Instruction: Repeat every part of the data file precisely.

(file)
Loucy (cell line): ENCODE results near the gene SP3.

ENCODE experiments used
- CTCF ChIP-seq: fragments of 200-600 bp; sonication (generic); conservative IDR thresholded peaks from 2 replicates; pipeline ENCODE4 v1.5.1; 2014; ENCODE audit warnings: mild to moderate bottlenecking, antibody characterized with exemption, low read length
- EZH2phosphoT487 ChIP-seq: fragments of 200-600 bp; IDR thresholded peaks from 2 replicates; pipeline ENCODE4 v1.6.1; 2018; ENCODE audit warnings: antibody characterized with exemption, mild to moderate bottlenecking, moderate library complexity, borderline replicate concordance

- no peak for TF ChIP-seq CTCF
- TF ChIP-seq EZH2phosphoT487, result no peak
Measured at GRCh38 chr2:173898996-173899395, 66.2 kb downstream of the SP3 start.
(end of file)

Loucy (cell line): ENCODE results near the gene SP3.

ENCODE experiments used
- CTCF ChIP-seq: fragments of 200-600 bp; sonication (generic); conservative IDR thresholded peaks from 2 replicates; pipeline ENCODE4 v1.5.1; 2014; ENCODE audit warnings: mild to moderate bottlenecking, antibody characterized with exemption, low read length
- EZH2phosphoT487 ChIP-seq: fragments of 200-600 bp; IDR thresholded peaks from 2 replicates; pipeline ENCODE4 v1.6.1; 2018; ENCODE audit warnings: antibody characterized with exemption, mild to moderate bottlenecking, moderate library complexity, borderline replicate concordance

- no peak for TF ChIP-seq CTCF
- TF ChIP-seq EZH2phosphoT487, result no peak
Measured at GRCh38 chr2:173898996-173899395, 66.2 kb downstream of the SP3 start.